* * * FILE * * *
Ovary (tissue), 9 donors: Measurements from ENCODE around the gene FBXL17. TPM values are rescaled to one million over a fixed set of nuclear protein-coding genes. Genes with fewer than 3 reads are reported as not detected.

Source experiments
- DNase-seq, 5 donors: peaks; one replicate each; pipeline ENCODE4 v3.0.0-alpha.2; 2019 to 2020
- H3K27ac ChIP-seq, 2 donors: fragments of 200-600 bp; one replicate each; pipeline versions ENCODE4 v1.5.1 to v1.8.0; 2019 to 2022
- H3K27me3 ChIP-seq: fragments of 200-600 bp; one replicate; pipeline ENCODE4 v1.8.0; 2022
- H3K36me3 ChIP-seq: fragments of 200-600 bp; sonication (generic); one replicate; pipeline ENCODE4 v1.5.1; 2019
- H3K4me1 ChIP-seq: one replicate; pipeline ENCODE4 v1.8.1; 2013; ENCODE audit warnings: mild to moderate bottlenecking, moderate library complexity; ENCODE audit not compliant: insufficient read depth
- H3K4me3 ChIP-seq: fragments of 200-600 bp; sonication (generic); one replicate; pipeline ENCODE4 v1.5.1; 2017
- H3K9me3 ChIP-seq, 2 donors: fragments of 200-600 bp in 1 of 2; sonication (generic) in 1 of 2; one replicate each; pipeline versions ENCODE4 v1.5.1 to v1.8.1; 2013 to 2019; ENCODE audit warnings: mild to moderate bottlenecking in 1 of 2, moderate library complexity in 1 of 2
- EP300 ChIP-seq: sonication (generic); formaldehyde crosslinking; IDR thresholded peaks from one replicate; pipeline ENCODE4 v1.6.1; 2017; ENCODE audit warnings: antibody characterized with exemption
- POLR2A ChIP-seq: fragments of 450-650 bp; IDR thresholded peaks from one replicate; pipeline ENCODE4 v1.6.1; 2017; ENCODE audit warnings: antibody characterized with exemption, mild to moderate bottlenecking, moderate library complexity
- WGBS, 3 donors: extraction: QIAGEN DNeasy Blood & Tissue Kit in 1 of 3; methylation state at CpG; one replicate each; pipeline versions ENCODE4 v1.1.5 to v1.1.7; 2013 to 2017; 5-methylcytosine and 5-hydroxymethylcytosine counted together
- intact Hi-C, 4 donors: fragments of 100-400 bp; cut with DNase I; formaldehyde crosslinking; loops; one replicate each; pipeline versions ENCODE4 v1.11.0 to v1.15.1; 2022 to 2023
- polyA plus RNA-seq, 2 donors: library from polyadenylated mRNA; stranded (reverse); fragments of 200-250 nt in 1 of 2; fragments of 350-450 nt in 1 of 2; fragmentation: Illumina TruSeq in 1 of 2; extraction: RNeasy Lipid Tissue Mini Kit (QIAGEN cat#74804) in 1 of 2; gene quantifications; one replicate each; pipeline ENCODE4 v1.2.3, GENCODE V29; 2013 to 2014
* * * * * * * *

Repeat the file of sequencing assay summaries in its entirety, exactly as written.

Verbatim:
Ovary (tissue), 9 donors: Measurements from ENCODE around the gene FBXL17. TPM values are rescaled to one million over a fixed set of nuclear protein-coding genes. Genes with fewer than 3 reads are reported as not detected.

Source experiments
- DNase-seq, 5 donors: peaks; one replicate each; pipeline ENCODE4 v3.0.0-alpha.2; 2019 to 2020
- H3K27ac ChIP-seq, 2 donors: fragments of 200-600 bp; one replicate each; pipeline versions ENCODE4 v1.5.1 to v1.8.0; 2019 to 2022
- H3K27me3 ChIP-seq: fragments of 200-600 bp; one replicate; pipeline ENCODE4 v1.8.0; 2022
- H3K36me3 ChIP-seq: fragments of 200-600 bp; sonication (generic); one replicate; pipeline ENCODE4 v1.5.1; 2019
- H3K4me1 ChIP-seq: one replicate; pipeline ENCODE4 v1.8.1; 2013; ENCODE audit warnings: mild to moderate bottlenecking, moderate library complexity; ENCODE audit not compliant: insufficient read depth
- H3K4me3 ChIP-seq: fragments of 200-600 bp; sonication (generic); one replicate; pipeline ENCODE4 v1.5.1; 2017
- H3K9me3 ChIP-seq, 2 donors: fragments of 200-600 bp in 1 of 2; sonication (generic) in 1 of 2; one replicate each; pipeline versions ENCODE4 v1.5.1 to v1.8.1; 2013 to 2019; ENCODE audit warnings: mild to moderate bottlenecking in 1 of 2, moderate library complexity in 1 of 2
- EP300 ChIP-seq: sonication (generic); formaldehyde crosslinking; IDR thresholded peaks from one replicate; pipeline ENCODE4 v1.6.1; 2017; ENCODE audit warnings: antibody characterized with exemption
- POLR2A ChIP-seq: fragments of 450-650 bp; IDR thresholded peaks from one replicate; pipeline ENCODE4 v1.6.1; 2017; ENCODE audit warnings: antibody characterized with exemption, mild to moderate bottlenecking, moderate library complexity
- WGBS, 3 donors: extraction: QIAGEN DNeasy Blood & Tissue Kit in 1 of 3; methylation state at CpG; one replicate each; pipeline versions ENCODE4 v1.1.5 to v1.1.7; 2013 to 2017; 5-methylcytosine and 5-hydroxymethylcytosine counted together
- intact Hi-C, 4 donors: fragments of 100-400 bp; cut with DNase I; formaldehyde crosslinking; loops; one replicate each; pipeline versions ENCODE4 v1.11.0 to v1.15.1; 2022 to 2023
- polyA plus RNA-seq, 2 donors: library from polyadenylated mRNA; stranded (reverse); fragments of 200-250 nt in 1 of 2; fragments of 350-450 nt in 1 of 2; fragmentation: Illumina TruSeq in 1 of 2; extraction: RNeasy Lipid Tissue Mini Kit (QIAGEN cat#74804) in 1 of 2; gene quantifications; one replicate each; pipeline ENCODE4 v1.2.3, GENCODE V29; 2013 to 2014